“Don’t Give Up” moves slowly ahead to an even blend of rhythm guitar and keyboards before transitioning to a finesse filled passage in which an acoustic guitar plays an accentuating role.  Gaining momentum, the song culminates as it obtains an up-tempo chorus talking about following your dreams:

Don’t give up
Hold on to your dreams
Don’t give up
No matter how hard it seems

What we have here is a melodic based track that cannot help but bring to mind Stryper.

“This World” delivers a blues based hard rock sound certain to appeal to fans of Stevie & the Saints and Glenn Kaiser Band.  The bluesy rhythm guitar initiating the song holds sway over its verse portions in poignant fashion, the gritty setting maintained for a flowing chorus in which Hunt’s scratchy lead vocal delivery is allowed to shine.  “The World” is aptly named:

This worlds a brazen harlot
Shameless woman of the night
She’ll lead your soul to ruin
Steal your money, take your word

This world
This cold, cruel world…

The nine minute “Dear Lord” is a bit on the long winded side of things but, due to the quality of the music, fails to turn into a cumbersome listen.  The song is an acoustic based track (it brings to mind “Sarah Williams” by Jacobs Dream) that traces the events in the life of an individual who goes through a great deal of trials and tribulations but in the end finds his eternal reward.  A particularly moving piece, you will be challenged to keep a dry eye after giving this one several listens.  The songs chorus sums things up best:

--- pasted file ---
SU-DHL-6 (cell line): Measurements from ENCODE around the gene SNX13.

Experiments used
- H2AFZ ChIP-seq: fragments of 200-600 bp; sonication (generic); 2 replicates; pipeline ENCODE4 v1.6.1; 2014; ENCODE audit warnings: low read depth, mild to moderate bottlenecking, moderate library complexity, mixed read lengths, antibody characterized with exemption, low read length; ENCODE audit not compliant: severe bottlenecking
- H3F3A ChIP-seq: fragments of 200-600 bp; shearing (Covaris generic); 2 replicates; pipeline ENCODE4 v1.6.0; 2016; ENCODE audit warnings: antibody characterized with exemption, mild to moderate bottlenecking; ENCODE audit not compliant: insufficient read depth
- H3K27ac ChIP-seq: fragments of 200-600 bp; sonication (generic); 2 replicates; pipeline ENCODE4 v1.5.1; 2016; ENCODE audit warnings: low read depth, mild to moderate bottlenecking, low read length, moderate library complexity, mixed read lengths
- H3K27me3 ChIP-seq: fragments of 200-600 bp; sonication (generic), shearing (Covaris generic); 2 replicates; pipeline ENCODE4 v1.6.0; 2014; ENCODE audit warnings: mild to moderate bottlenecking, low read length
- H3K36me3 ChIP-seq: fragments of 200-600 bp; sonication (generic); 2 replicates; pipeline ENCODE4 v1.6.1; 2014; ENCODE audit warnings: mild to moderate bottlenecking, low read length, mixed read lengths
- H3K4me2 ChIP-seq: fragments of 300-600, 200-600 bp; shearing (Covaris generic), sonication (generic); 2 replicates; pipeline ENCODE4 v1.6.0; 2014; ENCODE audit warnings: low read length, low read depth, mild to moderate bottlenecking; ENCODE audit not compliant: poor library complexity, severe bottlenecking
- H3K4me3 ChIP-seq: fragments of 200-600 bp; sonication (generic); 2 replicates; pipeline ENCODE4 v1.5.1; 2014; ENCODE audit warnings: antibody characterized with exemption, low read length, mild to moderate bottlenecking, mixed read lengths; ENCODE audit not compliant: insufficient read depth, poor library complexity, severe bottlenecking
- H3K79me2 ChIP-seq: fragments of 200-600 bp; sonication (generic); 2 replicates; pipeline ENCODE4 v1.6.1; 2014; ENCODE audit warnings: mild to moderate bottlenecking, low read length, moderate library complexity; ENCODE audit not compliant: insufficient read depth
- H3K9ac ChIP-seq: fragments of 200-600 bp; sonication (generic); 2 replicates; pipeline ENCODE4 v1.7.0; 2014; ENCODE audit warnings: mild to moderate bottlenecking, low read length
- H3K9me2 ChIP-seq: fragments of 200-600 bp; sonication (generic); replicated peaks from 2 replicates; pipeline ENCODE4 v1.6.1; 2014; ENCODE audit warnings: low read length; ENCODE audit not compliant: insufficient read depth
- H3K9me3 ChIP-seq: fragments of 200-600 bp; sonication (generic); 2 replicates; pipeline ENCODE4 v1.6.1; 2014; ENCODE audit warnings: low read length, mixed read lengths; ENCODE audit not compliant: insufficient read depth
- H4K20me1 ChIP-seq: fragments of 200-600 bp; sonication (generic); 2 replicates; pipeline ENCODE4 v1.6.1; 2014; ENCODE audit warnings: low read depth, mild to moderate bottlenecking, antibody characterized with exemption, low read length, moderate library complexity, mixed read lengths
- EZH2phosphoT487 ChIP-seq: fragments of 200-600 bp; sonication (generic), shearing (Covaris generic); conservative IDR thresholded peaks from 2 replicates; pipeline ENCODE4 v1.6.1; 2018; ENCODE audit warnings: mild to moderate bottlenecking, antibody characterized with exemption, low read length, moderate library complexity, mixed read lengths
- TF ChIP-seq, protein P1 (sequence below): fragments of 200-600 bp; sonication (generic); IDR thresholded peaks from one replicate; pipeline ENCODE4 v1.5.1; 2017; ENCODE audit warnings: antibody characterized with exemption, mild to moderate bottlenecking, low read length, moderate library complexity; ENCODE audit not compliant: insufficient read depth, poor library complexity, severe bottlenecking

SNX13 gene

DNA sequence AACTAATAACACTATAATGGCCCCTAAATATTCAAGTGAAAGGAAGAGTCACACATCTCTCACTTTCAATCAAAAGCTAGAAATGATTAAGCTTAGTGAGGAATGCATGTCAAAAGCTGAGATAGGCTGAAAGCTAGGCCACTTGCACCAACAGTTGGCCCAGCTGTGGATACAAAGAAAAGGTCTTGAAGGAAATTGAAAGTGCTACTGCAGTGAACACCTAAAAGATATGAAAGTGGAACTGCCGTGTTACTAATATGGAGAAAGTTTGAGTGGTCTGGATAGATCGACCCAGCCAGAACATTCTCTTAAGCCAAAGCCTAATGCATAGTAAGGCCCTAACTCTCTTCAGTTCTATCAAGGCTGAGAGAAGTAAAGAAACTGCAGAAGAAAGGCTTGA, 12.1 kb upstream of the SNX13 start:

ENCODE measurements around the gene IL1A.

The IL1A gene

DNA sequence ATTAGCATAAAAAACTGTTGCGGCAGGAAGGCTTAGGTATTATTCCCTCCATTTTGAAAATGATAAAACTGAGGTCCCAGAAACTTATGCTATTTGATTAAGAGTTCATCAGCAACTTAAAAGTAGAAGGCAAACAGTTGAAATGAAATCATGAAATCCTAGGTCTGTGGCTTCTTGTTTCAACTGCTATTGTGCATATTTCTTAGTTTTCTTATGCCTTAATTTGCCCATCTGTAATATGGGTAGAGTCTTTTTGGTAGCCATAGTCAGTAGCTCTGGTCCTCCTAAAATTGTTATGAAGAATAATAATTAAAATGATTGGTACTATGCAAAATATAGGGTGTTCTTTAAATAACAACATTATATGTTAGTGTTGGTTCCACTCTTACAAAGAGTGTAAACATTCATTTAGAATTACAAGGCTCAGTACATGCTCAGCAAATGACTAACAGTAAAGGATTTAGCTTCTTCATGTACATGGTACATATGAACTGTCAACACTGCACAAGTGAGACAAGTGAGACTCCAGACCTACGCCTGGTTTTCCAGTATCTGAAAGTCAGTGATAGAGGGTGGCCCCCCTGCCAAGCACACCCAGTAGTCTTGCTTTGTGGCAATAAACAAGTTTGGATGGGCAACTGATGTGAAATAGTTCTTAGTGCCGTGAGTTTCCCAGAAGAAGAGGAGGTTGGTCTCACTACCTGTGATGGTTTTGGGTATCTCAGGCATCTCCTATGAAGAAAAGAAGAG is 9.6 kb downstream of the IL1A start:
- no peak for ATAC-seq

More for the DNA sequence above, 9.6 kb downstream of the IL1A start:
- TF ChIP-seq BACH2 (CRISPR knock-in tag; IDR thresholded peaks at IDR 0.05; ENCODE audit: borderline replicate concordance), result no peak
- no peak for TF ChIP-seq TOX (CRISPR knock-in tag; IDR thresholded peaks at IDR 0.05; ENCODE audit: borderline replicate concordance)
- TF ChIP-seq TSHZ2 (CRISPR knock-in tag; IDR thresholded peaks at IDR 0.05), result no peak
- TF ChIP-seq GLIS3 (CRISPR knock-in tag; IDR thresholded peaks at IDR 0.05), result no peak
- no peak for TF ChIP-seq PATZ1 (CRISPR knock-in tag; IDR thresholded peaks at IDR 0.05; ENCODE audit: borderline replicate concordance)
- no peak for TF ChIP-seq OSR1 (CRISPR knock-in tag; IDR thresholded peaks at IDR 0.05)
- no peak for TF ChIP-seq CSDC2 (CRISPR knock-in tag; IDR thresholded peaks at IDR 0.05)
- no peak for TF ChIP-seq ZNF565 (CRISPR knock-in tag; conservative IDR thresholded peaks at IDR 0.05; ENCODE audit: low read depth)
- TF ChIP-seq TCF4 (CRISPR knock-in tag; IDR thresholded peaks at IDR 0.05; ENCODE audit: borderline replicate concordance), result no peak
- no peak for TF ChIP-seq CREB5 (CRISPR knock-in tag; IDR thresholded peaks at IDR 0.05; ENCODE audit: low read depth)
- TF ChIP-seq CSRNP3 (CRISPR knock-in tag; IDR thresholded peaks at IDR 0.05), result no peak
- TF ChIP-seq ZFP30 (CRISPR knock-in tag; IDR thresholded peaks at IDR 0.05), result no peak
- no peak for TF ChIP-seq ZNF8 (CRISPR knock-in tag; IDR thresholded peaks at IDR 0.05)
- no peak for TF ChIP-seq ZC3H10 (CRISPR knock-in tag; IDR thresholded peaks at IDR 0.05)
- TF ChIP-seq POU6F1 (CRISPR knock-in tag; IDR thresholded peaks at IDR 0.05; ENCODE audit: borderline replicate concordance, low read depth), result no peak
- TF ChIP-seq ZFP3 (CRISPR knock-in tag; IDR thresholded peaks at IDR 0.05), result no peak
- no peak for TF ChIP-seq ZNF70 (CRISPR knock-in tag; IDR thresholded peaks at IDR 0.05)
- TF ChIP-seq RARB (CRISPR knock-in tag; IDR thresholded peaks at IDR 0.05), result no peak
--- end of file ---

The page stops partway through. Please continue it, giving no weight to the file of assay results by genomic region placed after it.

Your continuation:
Dear Lord
I don’t need to win the race
Dear Lord
My reward is with You
Dear Lord
Please tell me what You to do

The straightforward hard rock of “Hello” opens to a bass guitar solo that gives way to a driving guitar riff.  Charging ahead in a purposeful manner, the song peaks as it acquires a chorus backed by a prominent mix of vocal harmonies.  Hunt adds to the scene with a stretch of fiery lead guitar work.

The album closes with a reprise of its title track.

Review by: Andrew Rockwell

Track Listing: “X-Nihilo” (2:06), “I Will Survive” (4:54), “Don’t Knock The Rock” (4:34), “Purchased In Blood’( 5:48), “Feather Tank” (5:51), “Who You Step On” (6:59), “The Runaway” (4:51), “You Are The Reason” (4:02), “Music Is The Only Drug You’ll Ever Need” (6:49), “Don’t Give Up” (4:39), “This World” (4:35), “Dear Lord” (8:49), “Hello” (6:42), “X-Nihilo – Reprise” (2:11)

Bill Hunt – Lead Vocals & Guitars
Anne Kachline – Bass
Bob Kachline - Drums